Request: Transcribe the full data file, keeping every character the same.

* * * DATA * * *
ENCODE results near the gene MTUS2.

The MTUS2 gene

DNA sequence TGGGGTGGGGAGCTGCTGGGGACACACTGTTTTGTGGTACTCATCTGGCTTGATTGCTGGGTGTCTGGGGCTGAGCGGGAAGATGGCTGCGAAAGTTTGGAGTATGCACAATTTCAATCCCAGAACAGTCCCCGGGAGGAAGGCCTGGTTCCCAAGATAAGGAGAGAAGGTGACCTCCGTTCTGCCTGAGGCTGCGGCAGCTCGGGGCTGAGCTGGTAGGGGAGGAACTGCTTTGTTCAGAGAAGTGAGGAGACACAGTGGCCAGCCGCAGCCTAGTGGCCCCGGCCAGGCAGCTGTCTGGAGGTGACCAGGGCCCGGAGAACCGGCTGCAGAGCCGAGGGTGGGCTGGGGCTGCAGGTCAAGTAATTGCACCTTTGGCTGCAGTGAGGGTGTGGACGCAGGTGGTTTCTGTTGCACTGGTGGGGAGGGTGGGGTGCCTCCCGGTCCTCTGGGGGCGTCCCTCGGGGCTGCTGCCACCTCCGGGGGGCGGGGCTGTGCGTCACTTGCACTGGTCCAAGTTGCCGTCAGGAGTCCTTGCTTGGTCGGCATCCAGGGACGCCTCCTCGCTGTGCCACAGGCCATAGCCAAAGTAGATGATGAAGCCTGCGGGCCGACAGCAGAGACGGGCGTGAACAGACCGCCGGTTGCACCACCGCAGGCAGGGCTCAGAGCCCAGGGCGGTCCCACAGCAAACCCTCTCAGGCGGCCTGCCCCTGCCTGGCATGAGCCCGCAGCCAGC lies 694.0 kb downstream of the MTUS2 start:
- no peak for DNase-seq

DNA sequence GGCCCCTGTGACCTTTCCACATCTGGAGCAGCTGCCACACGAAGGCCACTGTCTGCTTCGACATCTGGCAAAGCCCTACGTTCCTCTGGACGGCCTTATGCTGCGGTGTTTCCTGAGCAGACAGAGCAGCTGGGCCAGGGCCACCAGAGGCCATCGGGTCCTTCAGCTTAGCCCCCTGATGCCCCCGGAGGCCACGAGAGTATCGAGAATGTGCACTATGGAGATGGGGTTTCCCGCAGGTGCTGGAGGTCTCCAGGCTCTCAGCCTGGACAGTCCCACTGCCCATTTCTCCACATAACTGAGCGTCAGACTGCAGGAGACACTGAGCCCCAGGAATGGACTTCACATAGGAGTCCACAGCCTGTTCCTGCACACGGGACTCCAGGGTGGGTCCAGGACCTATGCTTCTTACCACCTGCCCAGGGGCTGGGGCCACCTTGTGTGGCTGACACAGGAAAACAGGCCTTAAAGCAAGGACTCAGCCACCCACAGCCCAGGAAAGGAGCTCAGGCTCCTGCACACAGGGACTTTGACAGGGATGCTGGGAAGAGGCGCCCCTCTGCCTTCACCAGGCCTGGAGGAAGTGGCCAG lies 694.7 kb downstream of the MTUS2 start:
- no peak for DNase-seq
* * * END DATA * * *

ENCODE results near the gene MTUS2.

The MTUS2 gene

DNA sequence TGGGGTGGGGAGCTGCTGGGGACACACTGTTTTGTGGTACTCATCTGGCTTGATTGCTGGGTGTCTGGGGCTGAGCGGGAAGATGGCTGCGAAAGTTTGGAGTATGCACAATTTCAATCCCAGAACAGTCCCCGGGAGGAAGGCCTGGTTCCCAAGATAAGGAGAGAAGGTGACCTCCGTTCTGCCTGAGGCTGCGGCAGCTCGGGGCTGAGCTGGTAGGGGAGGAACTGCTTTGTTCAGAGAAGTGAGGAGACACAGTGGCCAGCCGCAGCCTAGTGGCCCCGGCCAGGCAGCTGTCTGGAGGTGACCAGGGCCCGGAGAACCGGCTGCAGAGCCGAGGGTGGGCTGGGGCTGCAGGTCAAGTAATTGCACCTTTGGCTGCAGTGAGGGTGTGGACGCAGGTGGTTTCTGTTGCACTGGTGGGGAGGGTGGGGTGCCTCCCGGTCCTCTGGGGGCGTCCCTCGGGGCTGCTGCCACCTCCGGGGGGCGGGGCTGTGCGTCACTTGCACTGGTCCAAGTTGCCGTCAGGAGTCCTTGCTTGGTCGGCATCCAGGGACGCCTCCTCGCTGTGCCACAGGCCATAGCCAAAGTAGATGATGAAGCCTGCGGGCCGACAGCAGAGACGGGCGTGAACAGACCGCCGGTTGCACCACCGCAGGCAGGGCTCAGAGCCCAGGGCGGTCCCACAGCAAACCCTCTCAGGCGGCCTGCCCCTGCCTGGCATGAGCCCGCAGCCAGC lies 694.0 kb downstream of the MTUS2 start:
- no peak for DNase-seq

DNA sequence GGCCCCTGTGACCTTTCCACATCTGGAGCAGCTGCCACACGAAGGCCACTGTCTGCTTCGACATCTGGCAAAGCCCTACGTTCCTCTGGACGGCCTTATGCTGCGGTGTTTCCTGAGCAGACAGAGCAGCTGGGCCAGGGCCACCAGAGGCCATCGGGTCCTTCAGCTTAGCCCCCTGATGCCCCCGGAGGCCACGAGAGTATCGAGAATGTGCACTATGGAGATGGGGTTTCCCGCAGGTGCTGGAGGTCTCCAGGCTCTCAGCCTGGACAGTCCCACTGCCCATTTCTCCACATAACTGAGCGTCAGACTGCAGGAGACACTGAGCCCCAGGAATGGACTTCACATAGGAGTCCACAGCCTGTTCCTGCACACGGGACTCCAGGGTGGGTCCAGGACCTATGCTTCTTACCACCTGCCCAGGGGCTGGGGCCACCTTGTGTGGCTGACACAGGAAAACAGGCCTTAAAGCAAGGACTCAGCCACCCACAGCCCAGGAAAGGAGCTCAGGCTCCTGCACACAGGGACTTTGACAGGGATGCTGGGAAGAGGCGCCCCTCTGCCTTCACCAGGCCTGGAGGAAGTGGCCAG lies 694.7 kb downstream of the MTUS2 start:
- no peak for DNase-seq